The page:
Moral Thin-Slicing: How Snap Judgments Affect Online Sharing of Moral Content

62 Pages Posted: 24 Jul 2022

See all articles by Julian De Freitas

Julian De Freitas

Harvard University - Business School (HBS)

Alon Hafri

John Hopkins University

Date Written: July 22, 2022

Abstract

Consumers are exposed to a range of provocative moral transgressions online, as when consuming viral videos on social media or morally charged advertisements. Given limits on time and attention, consumers increasingly make moral evaluations in a few seconds or less, leading social media companies to employ interventions that slow them down. These companies are operating under the assumption that snap judgments are inaccurate, but this is in fact unknown. Here we ask whether snap moral judgments online are in fact inaccurate, and how they affect sharing on social media. Using naturalistic “news posts” (headlines paired with real-world photographs of harmful interactions), we find that social media users reliably distinguish accurate from inaccurate moral transgressions presented within the blink of an eye (100 ms) and are more likely to share the accurate content. Follow-up studies with controlled stimuli uncover that this is because consumers are capable of ‘moral thin-slicing’: at breakneck speeds, they independently extract both event roles (who acted on whom) and harm level (harmful or unharmful) in order to find the moral transgressor. In sum, despite the rapid rate at which users consume moral content online, their snap moral judgments are accurate, carrying consequences for consumers and companies alike.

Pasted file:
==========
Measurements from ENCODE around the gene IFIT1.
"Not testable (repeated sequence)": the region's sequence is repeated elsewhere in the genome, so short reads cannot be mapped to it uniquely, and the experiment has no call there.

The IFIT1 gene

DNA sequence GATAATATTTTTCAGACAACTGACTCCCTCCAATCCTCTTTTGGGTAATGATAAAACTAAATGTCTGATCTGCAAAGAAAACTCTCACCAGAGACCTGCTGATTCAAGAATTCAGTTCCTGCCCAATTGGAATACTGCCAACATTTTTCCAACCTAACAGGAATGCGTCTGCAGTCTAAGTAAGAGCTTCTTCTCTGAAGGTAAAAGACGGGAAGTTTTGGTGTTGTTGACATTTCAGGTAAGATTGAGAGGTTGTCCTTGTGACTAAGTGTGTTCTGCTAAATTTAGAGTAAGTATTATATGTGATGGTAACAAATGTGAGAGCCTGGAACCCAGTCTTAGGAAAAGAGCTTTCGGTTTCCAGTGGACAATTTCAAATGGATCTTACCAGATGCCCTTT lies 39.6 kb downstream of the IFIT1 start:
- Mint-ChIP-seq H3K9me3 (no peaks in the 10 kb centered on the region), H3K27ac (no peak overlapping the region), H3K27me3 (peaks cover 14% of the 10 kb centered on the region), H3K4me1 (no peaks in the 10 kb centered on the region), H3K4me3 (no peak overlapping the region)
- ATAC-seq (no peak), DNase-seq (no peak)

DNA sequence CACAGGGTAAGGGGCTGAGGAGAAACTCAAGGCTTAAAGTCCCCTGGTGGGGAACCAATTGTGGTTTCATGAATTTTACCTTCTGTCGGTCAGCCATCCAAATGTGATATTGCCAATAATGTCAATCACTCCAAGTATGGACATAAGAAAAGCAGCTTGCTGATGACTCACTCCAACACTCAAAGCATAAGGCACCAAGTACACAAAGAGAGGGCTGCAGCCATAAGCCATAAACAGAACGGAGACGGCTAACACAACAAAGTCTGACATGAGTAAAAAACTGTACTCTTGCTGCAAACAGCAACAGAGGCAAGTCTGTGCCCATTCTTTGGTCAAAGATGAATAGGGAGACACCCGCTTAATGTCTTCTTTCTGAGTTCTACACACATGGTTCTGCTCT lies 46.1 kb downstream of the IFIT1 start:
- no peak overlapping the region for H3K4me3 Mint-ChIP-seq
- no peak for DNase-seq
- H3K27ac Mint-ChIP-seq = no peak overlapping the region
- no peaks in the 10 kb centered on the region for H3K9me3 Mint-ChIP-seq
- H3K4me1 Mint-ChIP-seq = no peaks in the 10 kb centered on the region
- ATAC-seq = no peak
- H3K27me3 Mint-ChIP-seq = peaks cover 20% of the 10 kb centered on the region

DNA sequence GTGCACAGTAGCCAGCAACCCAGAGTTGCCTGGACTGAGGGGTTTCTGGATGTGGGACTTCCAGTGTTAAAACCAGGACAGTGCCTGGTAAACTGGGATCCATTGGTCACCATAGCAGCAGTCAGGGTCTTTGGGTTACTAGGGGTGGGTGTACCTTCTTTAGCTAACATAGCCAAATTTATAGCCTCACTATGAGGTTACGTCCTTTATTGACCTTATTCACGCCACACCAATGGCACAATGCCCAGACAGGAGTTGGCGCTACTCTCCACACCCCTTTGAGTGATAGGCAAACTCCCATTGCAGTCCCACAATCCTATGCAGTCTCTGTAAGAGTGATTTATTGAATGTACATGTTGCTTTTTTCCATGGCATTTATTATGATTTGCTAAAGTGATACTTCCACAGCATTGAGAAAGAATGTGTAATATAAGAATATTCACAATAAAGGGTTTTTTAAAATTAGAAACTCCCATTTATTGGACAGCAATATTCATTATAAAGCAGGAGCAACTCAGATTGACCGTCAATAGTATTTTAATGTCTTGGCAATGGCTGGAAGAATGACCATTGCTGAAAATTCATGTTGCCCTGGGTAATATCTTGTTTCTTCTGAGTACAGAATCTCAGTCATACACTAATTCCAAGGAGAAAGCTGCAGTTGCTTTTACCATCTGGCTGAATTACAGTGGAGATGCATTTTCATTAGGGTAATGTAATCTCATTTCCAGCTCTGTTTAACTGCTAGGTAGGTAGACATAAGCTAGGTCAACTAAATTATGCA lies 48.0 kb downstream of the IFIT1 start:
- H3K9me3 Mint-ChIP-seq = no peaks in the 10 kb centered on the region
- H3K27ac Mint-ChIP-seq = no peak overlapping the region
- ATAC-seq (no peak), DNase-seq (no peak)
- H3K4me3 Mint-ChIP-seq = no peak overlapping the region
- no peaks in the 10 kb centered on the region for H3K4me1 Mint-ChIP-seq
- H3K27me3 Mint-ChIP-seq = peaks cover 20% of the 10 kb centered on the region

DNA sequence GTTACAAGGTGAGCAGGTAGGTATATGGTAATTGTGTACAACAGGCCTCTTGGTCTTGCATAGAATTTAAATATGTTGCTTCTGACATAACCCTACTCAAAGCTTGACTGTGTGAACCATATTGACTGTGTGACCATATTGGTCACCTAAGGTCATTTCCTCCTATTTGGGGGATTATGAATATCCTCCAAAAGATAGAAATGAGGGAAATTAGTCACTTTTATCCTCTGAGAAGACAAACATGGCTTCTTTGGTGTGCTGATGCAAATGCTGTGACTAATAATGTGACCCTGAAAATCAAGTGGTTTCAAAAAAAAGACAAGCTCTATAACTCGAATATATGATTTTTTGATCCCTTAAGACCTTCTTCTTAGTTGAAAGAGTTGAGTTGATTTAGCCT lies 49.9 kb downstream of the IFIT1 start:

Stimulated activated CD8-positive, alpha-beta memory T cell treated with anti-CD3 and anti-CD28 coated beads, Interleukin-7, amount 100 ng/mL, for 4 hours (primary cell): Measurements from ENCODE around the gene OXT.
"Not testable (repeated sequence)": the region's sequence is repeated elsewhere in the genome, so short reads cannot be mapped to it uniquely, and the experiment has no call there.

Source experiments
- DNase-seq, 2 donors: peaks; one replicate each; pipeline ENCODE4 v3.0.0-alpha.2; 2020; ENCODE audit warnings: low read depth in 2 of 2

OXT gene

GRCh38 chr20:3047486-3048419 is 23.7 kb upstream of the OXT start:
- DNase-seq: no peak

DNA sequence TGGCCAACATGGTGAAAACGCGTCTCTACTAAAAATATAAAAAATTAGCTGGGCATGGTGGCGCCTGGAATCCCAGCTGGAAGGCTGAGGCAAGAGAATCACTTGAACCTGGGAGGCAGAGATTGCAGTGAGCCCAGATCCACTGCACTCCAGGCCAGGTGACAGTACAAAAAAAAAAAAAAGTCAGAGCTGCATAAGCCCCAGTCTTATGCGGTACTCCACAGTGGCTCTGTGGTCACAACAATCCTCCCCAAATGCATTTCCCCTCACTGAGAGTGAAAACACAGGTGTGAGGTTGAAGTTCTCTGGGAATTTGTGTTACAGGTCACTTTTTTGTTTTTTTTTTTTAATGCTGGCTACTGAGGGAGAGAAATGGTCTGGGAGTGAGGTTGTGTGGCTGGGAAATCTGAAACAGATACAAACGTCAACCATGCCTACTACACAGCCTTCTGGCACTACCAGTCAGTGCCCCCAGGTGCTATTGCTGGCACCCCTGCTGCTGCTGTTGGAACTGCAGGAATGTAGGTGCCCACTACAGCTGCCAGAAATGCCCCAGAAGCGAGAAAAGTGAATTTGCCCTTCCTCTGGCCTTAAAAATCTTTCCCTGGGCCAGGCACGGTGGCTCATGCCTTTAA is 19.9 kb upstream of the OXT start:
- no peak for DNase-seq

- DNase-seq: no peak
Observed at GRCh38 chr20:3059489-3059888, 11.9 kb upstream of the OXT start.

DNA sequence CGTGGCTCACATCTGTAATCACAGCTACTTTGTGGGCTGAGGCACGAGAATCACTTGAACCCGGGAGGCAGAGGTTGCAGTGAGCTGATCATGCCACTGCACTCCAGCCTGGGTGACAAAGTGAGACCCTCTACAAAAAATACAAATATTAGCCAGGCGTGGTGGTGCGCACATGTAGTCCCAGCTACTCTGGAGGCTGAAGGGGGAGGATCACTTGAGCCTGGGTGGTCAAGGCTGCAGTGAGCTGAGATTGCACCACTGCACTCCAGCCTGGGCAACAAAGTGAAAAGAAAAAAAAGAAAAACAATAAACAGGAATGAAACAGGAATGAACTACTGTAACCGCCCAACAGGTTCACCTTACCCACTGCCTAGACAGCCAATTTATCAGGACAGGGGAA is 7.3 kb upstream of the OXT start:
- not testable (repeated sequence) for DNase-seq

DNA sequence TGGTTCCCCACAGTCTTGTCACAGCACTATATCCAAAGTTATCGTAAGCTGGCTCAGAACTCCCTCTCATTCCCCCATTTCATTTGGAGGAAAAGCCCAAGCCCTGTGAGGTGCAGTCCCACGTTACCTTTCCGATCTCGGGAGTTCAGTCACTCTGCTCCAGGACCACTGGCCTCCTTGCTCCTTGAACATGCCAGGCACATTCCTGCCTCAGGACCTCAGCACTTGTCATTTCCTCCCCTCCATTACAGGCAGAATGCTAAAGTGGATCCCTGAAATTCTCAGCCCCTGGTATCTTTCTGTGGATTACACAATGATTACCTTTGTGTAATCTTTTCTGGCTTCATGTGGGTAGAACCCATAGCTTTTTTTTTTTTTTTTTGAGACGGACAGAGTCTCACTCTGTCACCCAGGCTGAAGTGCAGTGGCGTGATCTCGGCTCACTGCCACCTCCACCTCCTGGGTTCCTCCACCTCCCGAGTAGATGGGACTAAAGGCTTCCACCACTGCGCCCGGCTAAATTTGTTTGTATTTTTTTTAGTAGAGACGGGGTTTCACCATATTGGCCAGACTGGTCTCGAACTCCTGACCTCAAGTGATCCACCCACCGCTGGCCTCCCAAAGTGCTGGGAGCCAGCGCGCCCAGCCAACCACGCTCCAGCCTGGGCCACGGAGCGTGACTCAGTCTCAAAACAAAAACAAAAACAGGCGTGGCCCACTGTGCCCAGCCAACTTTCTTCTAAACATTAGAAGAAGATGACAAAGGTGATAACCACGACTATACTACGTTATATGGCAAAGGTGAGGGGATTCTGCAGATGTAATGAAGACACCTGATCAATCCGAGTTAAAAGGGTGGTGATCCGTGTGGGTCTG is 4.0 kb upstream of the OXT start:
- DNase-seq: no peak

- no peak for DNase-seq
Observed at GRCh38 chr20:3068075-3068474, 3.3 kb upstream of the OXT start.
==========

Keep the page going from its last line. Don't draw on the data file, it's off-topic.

Keywords: Moral Judgement; Thin Slices; Social Media; Fake News; Misinformation

Suggested Citation

De Freitas, Julian and Hafri, Alon, Moral Thin-Slicing: How Snap Judgments Affect Online Sharing of Moral Content (July 22, 2022). Harvard Business School Marketing Unit Working Paper No. 23-002, Harvard Business Working Paper No. 23-002, Available at SSRN: https://ssrn.com/abstract=4170252 or http://dx.doi.org/10.2139/ssrn.4170252

Julian De Freitas (Contact Author)

Harvard University - Business School (HBS) ( email )

Soldiers Field Road
Morgan 270C
Boston, MA 02163
United States

Alon Hafri

John Hopkins University ( email )

Baltimore, MD
United States

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